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Full NameProfessor Jonathan O'Brien Hourihane
Department:Paediatrics and Child Health
Organisation:University College Cork
- genetics, genomics and molecular biology
- infectious disease and the immune system
- epidemiology/population health research
- Adolescent medicine
- Clinical Trials
Paediatric allergy is a dynamic field of translational medicine and our department and the INFANT Research centre are internationally recognised for the original research done here and for our international collaborations including clinical trials.
UCC is the biggest European recruiting site in ongoing trials of oral and epicutaneous immunotherapy for peanut allergy (with other food allergies and conditions being worked up now), and is leading the field internationally in the implementation of single dose food challenge studies. Ongoing studies of neonatal digestion and quality of life in food allergy bring interactions with other leading groups in INFANT, UCC and the wider academic community in Ireland and further afield.
Our work is mainly based on clinical activity involving infants and children so wide clinical experience in paediatric allergy is available during PhD related studies here, with excellent links to basic science groups in INFANT and elsewhere.
Atopic dermatitis (AD, also known as eczema) is the most common inflammatory skin disease of childhood, affecting 20% of the Irish population. AD is often the first manifestation of atopic comorbidities including food allergy, asthma and allergic rhinitis. Cumulatively, these atopic conditions account for a very significant burden of disease in the Irish population; simple prevention strategies for AD and/or the associated comorbidities would be a major advance in public health.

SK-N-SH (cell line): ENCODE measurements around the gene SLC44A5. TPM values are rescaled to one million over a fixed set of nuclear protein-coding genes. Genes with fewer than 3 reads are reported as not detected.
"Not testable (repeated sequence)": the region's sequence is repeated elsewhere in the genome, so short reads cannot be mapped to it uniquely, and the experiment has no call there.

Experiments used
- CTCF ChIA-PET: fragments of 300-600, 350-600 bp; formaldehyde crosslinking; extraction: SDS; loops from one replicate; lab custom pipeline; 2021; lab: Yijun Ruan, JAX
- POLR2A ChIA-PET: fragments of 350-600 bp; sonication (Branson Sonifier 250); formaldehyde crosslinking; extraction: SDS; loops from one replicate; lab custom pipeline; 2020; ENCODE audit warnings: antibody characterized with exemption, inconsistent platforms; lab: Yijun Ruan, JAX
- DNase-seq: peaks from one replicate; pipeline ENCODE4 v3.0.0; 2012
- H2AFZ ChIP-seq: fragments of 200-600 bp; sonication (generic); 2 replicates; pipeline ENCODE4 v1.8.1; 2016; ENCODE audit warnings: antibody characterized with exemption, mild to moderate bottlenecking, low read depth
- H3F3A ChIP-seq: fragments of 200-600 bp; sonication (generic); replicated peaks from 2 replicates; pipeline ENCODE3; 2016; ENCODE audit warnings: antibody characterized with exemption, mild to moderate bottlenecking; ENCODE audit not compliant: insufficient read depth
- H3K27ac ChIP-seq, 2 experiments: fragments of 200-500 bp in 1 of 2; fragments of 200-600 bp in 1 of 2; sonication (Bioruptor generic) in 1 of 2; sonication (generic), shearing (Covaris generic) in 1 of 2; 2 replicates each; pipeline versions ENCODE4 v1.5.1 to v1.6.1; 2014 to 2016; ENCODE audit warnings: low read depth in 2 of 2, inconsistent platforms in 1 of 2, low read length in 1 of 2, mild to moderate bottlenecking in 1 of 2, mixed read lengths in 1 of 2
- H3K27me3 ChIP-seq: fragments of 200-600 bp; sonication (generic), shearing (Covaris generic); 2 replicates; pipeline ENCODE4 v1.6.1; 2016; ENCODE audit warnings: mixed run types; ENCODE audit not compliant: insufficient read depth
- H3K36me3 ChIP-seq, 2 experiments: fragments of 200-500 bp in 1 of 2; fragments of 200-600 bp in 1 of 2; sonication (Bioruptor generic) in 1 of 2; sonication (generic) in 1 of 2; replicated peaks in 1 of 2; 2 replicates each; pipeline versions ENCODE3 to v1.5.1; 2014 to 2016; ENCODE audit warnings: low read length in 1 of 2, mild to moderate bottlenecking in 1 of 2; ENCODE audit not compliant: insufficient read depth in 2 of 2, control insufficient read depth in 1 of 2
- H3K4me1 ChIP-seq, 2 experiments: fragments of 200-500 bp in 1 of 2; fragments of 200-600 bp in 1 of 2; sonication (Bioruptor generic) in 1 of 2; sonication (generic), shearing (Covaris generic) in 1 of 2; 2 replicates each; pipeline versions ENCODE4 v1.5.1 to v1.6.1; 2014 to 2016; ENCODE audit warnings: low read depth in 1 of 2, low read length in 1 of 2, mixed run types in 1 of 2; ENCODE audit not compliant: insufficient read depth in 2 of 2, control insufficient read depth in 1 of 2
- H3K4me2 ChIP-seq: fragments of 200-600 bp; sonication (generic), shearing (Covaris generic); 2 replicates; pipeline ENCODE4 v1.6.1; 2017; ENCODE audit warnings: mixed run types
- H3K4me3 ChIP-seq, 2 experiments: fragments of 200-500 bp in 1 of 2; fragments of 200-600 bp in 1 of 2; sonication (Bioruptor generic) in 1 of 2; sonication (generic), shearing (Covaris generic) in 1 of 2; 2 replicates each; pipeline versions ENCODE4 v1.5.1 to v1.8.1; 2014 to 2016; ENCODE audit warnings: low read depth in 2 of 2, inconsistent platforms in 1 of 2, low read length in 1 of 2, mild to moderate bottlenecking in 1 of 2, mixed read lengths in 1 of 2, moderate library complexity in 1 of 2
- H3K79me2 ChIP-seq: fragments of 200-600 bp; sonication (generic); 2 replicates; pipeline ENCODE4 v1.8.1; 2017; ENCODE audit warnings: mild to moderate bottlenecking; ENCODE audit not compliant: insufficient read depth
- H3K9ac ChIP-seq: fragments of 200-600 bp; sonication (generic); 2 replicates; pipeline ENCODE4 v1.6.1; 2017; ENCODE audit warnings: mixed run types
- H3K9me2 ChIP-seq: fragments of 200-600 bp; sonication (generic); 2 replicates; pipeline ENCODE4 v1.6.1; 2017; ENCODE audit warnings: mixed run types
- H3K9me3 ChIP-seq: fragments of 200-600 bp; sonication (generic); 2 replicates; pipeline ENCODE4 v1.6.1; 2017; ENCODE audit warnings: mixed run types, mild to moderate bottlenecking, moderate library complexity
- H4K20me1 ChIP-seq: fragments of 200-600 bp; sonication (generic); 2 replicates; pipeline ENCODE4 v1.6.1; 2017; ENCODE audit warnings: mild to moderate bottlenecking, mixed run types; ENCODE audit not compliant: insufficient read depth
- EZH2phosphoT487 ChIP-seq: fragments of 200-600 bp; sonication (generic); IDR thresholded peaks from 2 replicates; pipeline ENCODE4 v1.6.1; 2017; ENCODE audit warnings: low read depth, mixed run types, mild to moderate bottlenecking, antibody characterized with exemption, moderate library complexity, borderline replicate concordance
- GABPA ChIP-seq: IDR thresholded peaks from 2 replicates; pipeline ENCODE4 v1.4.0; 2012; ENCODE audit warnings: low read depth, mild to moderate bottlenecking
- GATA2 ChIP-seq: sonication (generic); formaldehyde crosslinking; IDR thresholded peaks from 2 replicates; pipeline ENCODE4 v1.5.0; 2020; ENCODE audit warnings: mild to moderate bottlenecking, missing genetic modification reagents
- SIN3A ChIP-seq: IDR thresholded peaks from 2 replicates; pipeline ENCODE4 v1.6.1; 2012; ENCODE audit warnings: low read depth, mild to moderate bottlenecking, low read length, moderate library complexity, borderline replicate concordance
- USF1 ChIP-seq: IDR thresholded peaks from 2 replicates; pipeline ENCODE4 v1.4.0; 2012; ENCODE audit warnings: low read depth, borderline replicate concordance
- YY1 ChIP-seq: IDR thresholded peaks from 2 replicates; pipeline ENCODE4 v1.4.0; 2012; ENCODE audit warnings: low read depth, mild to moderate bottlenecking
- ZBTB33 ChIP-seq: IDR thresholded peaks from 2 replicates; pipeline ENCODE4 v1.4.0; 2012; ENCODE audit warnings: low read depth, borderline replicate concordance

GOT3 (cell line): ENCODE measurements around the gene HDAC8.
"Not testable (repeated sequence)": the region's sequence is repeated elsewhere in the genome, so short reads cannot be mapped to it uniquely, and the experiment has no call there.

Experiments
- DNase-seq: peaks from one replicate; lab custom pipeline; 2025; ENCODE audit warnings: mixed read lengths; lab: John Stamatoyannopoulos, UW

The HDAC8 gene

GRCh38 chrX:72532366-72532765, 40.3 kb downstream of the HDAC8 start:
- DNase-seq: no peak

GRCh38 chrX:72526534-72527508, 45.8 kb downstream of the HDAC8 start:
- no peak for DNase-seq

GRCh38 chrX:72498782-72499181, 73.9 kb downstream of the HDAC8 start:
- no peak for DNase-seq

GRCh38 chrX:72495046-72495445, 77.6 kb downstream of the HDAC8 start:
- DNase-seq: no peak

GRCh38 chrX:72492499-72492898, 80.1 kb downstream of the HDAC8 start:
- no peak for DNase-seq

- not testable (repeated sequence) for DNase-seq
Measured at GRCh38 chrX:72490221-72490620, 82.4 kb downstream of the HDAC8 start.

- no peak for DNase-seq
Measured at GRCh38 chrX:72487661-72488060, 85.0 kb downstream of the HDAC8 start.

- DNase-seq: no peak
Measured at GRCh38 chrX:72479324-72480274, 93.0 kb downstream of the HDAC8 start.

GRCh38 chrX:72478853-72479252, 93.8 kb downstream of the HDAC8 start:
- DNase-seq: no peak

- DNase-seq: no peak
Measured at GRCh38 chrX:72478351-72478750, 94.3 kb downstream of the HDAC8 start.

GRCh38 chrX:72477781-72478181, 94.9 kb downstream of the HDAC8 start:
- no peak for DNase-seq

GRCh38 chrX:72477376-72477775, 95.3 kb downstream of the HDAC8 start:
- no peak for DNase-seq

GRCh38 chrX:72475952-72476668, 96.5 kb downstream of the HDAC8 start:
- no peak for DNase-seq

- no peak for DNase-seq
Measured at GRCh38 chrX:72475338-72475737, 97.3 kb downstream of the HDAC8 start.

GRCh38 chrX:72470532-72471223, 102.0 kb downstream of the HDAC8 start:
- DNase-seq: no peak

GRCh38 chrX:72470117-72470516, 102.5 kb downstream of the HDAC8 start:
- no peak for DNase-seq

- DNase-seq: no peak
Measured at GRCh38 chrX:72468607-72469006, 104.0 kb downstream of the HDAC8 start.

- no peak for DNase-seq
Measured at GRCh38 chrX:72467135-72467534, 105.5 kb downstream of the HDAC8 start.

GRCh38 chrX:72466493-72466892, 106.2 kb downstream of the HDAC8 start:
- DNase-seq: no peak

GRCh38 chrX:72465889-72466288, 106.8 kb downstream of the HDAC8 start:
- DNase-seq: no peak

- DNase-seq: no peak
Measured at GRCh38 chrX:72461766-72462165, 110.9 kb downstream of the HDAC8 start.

Skin barrier disruption significantly increases transepidermal passage of topically applied drugs and allergens, including aeroallergens and food allergens such as peanut. Our recent work confirms the link of eczema with food allergy at 2 years. There is great interest and ongoing multicentre trials examining skin barrier preservation from the first 3 weeks of life until 8 months, to reduce the incidence of eczema. Our own BASELINE data show a plateau of TEWL from 2-6 months, suggesting an earlier window for this skin barrier protection may exist - from 0-2 months. A shorter, early treatment period would improve acceptability to families, adherence to the suggested prevention regimen and would demonstrate cost effectiveness for health care providers. If our hypothesis is correct, then parents of children with a low calculated risk could be reassured, whereas those at high risk could be targeted for intensive intervention.
We are about to start a funded randomized trial of short term skin barrier protection and aim to prospectively determine known genotypes, examine skin architecture, and skin microbiome in these children, measuring the impact of this intervention on eczema and food allergy at 6m, 12m and 2 years. The impact of eczema on sleep is an emerging aspect of this work which would also fit the interests of students of neonatal neurology, These projects would all be suitable for dermatology or paediatric trainees interested in a career in a rapidly evolving discipline where the impact of these studies could change the natural history of not just one common disease but 3 or 4.